A defendant guilty of conspiracy to distribute a controlled substance, as charged in Count 1 (a methamphetamine mixture) and Count 2 (actual (pure) methamphetamine), is responsible for the quantities of the controlled substance that he actually distributed or agreed to distribute. Such a defendant is also responsible for those quantities of the controlled substance that fellow conspirators distributed or agreed to distribute, if you find that the defendant could have reasonably foreseen, at the time that he joined the conspiracy or while the conspiracy lasted, that those prohibited acts were a necessary or natural consequence of the conspiracy.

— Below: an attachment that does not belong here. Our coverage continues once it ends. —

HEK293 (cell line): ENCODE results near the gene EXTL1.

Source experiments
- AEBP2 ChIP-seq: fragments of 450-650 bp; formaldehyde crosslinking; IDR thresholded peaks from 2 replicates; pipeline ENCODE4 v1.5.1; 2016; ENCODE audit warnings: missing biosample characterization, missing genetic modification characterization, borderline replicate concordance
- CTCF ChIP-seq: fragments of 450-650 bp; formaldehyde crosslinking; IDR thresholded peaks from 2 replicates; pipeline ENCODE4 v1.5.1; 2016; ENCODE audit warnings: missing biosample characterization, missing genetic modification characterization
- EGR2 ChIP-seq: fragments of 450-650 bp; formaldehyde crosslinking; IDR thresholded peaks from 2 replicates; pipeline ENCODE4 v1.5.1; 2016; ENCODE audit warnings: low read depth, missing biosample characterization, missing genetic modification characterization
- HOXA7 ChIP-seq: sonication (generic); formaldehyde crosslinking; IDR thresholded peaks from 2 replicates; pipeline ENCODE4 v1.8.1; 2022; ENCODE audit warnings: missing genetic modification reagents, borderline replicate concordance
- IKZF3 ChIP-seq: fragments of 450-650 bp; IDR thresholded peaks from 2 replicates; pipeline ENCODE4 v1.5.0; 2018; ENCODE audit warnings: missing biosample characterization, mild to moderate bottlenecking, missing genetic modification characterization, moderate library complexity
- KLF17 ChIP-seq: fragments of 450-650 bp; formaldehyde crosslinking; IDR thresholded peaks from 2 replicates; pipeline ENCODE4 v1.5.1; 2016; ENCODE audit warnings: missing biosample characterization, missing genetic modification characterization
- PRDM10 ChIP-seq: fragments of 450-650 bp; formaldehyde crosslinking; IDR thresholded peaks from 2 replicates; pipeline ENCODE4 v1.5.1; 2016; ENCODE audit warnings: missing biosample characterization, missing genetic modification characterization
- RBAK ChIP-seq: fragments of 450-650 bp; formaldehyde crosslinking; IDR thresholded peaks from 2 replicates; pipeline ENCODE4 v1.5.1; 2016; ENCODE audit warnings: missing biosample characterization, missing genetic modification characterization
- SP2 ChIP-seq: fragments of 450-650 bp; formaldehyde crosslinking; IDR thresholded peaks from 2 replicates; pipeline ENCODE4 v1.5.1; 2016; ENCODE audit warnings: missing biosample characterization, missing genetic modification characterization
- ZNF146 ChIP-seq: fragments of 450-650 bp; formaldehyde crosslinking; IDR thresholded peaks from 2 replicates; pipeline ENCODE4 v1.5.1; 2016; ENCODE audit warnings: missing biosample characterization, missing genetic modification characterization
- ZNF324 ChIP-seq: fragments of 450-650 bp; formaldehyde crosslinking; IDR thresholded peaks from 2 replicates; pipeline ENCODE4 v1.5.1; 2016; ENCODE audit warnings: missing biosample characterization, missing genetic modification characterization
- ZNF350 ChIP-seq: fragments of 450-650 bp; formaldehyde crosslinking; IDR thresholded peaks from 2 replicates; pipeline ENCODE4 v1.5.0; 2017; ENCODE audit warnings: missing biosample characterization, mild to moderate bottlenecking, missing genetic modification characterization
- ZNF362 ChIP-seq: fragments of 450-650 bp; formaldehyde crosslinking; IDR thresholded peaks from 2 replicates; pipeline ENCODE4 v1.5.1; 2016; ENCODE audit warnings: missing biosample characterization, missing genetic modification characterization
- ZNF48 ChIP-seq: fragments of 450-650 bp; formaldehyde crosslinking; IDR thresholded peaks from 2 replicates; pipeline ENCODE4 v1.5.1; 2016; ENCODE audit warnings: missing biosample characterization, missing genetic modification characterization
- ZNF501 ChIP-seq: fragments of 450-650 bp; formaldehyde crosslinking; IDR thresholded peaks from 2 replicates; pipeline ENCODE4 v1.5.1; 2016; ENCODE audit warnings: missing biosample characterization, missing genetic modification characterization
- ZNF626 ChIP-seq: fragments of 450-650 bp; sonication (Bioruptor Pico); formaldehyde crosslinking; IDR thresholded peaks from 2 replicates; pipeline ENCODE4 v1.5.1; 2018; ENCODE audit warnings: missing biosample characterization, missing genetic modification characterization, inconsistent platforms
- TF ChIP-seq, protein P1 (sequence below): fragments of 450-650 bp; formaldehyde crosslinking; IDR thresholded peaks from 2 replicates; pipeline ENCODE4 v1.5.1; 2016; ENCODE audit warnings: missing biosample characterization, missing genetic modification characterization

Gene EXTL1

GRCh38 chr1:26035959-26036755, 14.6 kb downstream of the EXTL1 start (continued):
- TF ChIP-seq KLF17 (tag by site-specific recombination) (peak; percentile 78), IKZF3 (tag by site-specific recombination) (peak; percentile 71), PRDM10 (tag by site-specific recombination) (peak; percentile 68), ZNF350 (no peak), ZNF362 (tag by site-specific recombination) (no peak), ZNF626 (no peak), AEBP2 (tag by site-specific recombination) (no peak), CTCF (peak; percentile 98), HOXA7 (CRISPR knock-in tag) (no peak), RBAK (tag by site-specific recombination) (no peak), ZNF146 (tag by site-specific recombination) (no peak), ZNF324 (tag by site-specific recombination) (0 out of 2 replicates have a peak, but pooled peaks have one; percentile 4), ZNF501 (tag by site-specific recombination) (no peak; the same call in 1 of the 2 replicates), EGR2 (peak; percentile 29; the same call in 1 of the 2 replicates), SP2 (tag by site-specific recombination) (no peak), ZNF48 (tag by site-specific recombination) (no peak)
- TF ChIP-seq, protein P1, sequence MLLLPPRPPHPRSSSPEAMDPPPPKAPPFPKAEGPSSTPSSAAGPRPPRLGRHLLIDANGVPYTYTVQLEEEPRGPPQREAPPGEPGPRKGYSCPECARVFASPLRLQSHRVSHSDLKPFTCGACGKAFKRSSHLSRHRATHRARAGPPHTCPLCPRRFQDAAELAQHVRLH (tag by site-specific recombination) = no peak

Similarly, a defendant guilty of conspiracy to possess a controlled substance, with intent to distribute, as charged in Count 1 (a methamphetamine mixture), is responsible for the quantities of the controlled substance that he actually possessed with intent to distribute or agreed to possess with intent to distribute. Such a defendant is also responsible for those quantities of the controlled substance that fellow conspirators possessed with intent to distribute or agreed to possess with intent to distribute, if you find that the defendant could have reasonably foreseen, at the time that he joined the conspiracy or while the conspiracy lasted, that those prohibited acts were a necessary or natural consequence of the conspiracy.